The Polar Museum tested out co-curation for their recent exhibition – the varied team ensured that a wide cast of characters made an appearance in ‘The Year That Made Antarctica’.

There’s just one month left to run of our current exhibition at the Polar Museum: The Year That Made Antarctica – People, Politics and the International Geophysical Year (IGY). Set against the backdrop of the Cold War, the exhibition explores the diplomatic and logistical challenges of setting up a science programme in one of the World’s most remote places. The year not only produced scientific results that are still important for us today as we study our changing planet, it also broke new ground in establishing the entire Antarctic continent as a place reserved for peaceful and scientific activity.

The exhibition also broke new ground for the Polar Museum’s team. We chose to use the exhibition as a pilot for a new way of working in the museum. The exhibition was co-curated with some of our fellow staff in the Scott Polar Research Institute, museum volunteers and students from the Department of History and Philosophy of Science. We split the project into two parts – we met weekly and for the first eight weeks we formed a research group, working through book chapters together, looking at objects in the collections, and listening to guest speakers. Then, with our newly developed expertise, we came back together to produce the exhibition.

Co-curators mapping characters, objects and stories against possible exhibition themes.

I’ve worked on co-curation projects in the past, and have seen first-hand how different groups of curators breathe new life into content, and shift the focus to sometimes surprising places. An exhibition about the IGY was only ever going to be a partial telling of the history. With only around 20 objects, 10 large images and a few hundred words of text we wanted to tell the story of the biggest science Olympics the world has ever seen, where 1000s of professional and amateur scientists from more than 60 countries came together to study 11 different scientific topics. Over those eight weeks we were reminded that often the hardest part of an exhibition curator’s job is not deciding which brilliant facts, objects or artworks to include – but which ones to exclude. There’s rarely space for everything.

We needed a way to help us make our decisions. Our co-curators looked at the audiences we’re working especially hard to reach in the Polar Museum at the moment. After much discussion, they decided that the exhibition should be accessible to women, as our audience research shows that they are underrepresented in our visitors (perhaps because many stories of polar exploration are about heroic men and acts of derring-do, while the women in the stories often take a back seat). To achieve that, where women were part of the story we agreed they should be prominent in our telling of it. They also agreed that, where possible, a local story should be promoted because our audience research shows that we have lower numbers of local visitors than many of the other Cambridge museums.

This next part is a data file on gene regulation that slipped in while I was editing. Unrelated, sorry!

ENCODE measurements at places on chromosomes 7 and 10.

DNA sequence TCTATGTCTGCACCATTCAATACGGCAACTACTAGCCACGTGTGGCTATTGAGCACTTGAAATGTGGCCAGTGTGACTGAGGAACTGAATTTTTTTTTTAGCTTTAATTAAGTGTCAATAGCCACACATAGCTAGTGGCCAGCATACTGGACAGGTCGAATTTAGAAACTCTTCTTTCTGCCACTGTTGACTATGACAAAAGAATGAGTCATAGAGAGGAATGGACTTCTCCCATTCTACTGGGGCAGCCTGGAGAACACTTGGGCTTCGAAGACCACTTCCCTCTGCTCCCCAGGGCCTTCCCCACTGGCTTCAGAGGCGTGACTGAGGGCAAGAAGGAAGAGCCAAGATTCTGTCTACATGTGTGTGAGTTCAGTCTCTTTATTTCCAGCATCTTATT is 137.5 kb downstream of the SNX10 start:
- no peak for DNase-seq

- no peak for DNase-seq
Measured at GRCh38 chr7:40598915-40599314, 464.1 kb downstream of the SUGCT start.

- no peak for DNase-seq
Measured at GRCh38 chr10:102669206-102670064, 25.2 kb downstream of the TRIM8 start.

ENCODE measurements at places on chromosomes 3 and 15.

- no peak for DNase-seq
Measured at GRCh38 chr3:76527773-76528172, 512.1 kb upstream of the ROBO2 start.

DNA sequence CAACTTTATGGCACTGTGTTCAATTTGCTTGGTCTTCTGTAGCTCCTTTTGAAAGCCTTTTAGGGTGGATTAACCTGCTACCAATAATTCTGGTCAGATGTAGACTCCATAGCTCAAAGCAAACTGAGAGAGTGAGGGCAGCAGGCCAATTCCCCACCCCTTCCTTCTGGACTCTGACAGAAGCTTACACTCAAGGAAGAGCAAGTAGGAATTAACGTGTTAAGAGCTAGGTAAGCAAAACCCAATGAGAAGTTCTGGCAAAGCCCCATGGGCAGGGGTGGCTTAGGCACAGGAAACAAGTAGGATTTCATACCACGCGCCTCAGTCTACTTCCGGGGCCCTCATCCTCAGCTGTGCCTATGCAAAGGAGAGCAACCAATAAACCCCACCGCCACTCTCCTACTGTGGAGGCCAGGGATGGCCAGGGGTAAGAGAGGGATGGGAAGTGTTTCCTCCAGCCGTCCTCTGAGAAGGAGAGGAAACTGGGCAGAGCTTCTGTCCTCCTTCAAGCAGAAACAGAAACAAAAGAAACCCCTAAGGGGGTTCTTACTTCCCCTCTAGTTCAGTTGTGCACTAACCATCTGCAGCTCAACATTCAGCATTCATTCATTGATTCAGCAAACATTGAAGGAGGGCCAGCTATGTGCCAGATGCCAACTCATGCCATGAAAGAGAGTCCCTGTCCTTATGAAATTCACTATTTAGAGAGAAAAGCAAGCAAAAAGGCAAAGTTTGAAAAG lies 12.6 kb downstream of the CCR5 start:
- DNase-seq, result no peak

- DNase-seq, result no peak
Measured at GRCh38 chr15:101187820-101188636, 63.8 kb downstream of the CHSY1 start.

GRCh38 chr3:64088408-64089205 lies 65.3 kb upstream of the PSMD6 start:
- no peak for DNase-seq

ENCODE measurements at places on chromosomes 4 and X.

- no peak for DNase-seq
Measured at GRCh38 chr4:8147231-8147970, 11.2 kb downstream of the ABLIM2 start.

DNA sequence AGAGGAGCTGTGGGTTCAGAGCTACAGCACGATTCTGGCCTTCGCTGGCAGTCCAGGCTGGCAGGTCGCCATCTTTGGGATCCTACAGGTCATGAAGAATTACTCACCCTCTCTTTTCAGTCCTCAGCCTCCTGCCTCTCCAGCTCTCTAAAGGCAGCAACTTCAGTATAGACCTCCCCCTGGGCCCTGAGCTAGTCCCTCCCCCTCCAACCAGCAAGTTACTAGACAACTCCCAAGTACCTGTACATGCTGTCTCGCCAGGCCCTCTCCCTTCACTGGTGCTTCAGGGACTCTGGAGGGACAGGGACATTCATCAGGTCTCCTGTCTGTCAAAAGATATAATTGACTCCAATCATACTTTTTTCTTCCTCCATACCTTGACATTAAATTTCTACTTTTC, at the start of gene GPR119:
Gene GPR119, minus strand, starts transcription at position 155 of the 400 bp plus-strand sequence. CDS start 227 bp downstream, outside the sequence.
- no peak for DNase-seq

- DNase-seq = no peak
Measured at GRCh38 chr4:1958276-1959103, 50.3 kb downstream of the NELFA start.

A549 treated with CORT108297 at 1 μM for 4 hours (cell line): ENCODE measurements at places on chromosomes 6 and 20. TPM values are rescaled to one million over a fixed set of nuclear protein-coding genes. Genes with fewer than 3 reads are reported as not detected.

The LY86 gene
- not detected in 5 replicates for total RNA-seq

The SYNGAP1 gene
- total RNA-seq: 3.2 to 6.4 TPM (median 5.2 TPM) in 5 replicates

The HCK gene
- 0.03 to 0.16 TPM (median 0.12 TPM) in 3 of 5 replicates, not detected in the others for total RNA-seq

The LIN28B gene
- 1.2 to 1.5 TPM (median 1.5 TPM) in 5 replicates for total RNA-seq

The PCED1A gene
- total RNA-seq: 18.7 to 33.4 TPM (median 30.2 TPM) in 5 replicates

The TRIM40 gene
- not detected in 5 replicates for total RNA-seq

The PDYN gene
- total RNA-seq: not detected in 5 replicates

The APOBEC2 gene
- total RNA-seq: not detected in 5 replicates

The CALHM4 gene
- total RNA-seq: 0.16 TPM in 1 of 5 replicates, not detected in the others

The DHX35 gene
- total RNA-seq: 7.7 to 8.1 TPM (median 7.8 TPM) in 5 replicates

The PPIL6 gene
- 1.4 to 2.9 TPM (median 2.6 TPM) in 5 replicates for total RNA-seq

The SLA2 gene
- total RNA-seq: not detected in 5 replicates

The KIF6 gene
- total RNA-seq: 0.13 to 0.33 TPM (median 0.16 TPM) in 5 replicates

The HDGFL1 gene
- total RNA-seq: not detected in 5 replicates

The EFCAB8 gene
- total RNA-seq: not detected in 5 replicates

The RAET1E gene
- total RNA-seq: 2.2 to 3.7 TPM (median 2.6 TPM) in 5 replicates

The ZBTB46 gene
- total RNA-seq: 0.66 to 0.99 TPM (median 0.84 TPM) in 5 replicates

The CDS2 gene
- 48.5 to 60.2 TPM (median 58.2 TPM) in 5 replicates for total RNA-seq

Having decided on our audience, we decided that the best way to share the story with them was to frame the exhibition around a wide range of people, rather than around chronology, scientific achievements or political moments. Those aspects of the story are still woven in there, but we always started each part of the exhibition with a person. Dr Edna Plumstead helped us to understand the importance of the Commonwealth Transantarctic Expedition in establishing the theory of continental drift. This is in contrast to the more usual story of that expedition, which focuses on the incredible bravery and contrasting personalities of Vivian Fuchs and Edmund Hillary. Local Cambridge residents Bruce Elsmore and Alison Shwabe helped us to explore how people in Cambridge watched and listened to the satellite Sputnik, launched by the Soviet Union during the IGY. Most stories about Sputnik focus on the space race between America and the USSR, and forget that 1000s of amateur radio operators tuned in to hear its chirps as it passed by.

Amateur scientists all over the world were involved in the International Geophysical Year programme.

The path taken by our team of co-curators was one that celebrated a diverse cast of characters during the IGY. We didn’t focus on the big names, or the political players – instead we sought out a representative sample of people who experienced the year in a wide range of ways. Had I been left to my own devices, the exhibition would have been more representative of my own interests (I’m a massive science geek, so there would have been more technical diagrams!) The joy of working with a group, as we did, is that many more people are able to add their interests to the mix. The Year That Made Antarctica is a richer and more varied exhibition thanks to the broad range of interests and experiences of our co-curators. Now that we’ve tested the process out, we’ll definitely be co-producing more exhibitions at the Polar Museum.